John M Vollmerhausen, JrPrivate First Class
C CO, 1ST BN, 501ST INF RGT, 101 ABN DIV
Army of the United States
26 August 1950 - 18 May 1969
Wilton Manors, Florida
Panel 24W Line 051
Photo from "Vietnam: One Week's Dead"
LIFE Magazine Vol. 66, No. 25, 27 Jun 1969
The database page for John M Vollmerhausen, Jr
Operation Lamar Plain began on 15 May 1969 when the 101st Airborne Division (Airmobile) sent a brigade task force south to Quang Tin Province in order to reinforce the Americal Division. John Vollmerhausen was among the first men to die during the operation. His platoon and another from Charlie Company were assaulting a small hill north of LZ Professional when an NVA soldier popped up from a spider hole and shot Vollmerhausen. Note that John died on 18 May 1969, not during the period of 28 May to 3 June as stated in the Life magazine article in which his photo appears. Nearly three dozen men killed during Operation Lamar Plain before or after those dates are mentioned in the misleading article.
From a Screaming Eagle researcher,
Thank you for serving our country. You are a true hero.
I want to know more about him and his family, and I would like to get in touch with relatives I don't know. If anyone could e-mail me more about him I would appreciate it very much.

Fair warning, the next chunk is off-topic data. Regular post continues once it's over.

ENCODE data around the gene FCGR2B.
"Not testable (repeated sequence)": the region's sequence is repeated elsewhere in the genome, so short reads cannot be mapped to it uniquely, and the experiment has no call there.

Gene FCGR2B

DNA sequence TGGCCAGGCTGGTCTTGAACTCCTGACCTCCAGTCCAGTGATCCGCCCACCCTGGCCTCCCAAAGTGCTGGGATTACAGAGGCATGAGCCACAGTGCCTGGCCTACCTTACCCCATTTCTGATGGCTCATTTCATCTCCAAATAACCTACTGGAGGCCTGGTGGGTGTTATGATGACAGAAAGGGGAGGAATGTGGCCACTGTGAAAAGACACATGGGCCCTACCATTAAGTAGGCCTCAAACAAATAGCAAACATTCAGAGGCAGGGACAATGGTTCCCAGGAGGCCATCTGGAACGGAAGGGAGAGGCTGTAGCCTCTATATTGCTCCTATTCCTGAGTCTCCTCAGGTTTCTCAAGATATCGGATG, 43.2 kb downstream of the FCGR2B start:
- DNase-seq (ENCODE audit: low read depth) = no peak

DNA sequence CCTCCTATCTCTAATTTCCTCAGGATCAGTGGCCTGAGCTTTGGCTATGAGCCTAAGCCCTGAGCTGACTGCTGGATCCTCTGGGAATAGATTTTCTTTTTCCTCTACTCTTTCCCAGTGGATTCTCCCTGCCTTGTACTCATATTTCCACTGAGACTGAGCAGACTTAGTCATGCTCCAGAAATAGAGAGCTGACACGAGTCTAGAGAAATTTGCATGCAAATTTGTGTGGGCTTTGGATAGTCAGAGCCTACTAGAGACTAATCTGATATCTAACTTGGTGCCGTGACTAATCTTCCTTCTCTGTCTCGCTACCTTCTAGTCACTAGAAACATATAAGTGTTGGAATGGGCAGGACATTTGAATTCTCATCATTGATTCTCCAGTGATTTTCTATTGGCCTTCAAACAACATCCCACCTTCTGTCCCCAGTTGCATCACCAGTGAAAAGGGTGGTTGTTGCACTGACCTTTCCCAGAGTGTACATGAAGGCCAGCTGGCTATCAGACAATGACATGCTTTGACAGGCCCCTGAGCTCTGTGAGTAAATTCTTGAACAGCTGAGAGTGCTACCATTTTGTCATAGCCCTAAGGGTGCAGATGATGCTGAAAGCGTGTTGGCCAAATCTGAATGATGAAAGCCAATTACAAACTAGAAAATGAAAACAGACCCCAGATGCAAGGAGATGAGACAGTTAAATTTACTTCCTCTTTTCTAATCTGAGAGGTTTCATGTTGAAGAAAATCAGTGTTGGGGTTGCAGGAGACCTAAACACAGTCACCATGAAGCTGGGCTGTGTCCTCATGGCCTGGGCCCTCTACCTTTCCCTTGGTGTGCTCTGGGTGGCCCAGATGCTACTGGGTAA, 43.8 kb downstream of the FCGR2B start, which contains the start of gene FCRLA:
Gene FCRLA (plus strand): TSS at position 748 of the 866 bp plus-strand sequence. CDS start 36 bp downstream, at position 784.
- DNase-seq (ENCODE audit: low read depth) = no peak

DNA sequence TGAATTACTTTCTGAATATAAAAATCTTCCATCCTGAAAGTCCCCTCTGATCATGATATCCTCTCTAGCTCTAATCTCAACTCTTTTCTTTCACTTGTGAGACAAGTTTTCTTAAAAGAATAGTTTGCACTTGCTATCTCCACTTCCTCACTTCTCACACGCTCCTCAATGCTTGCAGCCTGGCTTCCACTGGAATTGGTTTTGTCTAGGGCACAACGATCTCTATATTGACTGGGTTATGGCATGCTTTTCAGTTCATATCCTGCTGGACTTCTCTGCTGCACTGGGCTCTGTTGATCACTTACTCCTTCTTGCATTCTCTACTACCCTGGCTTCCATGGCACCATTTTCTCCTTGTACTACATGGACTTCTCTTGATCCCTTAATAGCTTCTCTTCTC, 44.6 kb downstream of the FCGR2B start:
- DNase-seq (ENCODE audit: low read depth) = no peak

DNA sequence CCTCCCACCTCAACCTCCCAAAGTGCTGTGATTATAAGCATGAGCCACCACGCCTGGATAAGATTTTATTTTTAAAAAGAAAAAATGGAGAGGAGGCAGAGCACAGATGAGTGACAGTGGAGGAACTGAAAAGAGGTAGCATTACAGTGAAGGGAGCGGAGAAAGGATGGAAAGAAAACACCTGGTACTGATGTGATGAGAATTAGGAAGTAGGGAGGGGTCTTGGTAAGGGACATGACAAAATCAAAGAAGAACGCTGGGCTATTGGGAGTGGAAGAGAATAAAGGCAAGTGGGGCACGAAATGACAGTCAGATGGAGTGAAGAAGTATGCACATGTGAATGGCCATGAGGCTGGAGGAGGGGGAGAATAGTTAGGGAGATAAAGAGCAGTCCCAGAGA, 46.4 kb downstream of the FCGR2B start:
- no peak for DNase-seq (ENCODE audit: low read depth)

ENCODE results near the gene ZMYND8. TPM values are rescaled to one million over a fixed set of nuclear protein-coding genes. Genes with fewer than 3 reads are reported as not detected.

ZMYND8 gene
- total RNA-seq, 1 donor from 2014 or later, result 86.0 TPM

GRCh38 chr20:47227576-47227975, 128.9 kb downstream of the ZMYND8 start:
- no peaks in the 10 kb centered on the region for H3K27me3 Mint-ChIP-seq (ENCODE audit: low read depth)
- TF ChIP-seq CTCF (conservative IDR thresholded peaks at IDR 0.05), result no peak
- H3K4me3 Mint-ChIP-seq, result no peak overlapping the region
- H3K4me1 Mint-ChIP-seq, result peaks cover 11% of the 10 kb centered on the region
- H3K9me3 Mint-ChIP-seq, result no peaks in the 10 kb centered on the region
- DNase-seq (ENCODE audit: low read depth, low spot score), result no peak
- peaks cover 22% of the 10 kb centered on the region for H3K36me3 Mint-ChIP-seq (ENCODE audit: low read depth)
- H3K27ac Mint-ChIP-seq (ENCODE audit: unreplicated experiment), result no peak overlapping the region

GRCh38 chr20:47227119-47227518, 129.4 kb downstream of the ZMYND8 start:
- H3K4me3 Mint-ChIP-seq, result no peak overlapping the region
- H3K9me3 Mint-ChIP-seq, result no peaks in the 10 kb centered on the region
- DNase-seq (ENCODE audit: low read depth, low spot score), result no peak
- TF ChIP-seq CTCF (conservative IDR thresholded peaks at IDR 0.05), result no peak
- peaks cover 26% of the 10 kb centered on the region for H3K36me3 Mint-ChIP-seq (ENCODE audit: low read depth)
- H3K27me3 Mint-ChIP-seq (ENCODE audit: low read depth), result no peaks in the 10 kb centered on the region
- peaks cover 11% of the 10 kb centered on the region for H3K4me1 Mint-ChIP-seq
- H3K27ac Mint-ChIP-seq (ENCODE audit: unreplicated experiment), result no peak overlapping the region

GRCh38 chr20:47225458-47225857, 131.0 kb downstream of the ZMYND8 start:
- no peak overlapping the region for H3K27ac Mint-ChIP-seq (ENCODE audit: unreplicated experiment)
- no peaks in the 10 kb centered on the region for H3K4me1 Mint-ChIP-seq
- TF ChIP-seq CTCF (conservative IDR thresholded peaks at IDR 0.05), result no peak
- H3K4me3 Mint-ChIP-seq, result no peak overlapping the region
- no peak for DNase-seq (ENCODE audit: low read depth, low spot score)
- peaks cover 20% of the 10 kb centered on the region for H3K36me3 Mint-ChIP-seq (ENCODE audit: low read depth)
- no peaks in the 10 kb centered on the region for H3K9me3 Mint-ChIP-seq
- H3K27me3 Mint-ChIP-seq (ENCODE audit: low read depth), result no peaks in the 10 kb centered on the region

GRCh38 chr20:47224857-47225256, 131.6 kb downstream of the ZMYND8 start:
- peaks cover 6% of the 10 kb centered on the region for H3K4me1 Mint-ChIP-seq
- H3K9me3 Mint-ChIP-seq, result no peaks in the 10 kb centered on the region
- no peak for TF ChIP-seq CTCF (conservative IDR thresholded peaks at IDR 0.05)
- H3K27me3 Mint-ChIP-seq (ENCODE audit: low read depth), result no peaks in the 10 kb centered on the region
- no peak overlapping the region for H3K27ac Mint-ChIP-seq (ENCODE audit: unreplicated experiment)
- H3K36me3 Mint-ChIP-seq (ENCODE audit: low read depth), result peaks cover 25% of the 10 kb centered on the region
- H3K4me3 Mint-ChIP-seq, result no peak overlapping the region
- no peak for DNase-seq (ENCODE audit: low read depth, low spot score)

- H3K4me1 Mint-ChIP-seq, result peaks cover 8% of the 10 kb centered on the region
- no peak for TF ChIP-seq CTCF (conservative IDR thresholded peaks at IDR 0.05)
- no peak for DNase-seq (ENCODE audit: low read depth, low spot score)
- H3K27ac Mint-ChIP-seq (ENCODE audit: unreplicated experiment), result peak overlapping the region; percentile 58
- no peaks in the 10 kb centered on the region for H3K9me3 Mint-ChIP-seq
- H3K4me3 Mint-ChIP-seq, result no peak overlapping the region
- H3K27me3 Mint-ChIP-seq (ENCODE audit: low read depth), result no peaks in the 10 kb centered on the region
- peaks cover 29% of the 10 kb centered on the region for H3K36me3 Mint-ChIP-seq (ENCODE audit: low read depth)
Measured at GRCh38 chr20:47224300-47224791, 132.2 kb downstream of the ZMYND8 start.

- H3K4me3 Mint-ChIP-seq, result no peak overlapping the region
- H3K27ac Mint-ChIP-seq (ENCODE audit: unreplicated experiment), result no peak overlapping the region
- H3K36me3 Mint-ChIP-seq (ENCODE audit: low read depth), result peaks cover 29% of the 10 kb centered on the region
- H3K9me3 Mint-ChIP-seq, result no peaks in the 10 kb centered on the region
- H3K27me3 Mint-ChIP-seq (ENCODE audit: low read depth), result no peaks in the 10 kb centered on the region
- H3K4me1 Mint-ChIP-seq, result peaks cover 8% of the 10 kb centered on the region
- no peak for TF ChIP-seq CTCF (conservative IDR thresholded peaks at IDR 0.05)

From a distant relative,
Notes from The Virtual WallA total of seven men were killed in action at Hill 187 where Bravo Company was positioned and at a nearby fortified hill taken by Charlie Company- four infantrymen and three medics:
At the time LIFE Magazine published "Vietnam: One Week's Dead" the clear implication was that the men portrayed had died in Vietnam during a specific seven-day period (28 May-03 June 1969). Within days objections arose from friends and families of the men whose photographs appeared in the article, stating that the men had died outside the stated period. LIFE published a clarification, stating in effect that they were unable to obtain photos for all the men listed by DoD for the period given but that the article accurately portrayed the number - if not the actual people - who died during the specified period. It later developed that only men killed in action were portrayed; those who died due to illness, accident, and other non-hostile causes were ignored.
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With all respect
Jim Schueckler, former CW2, US Army
Ken Davis, Commander, United States Navy (Ret)
Last updated 08/10/2009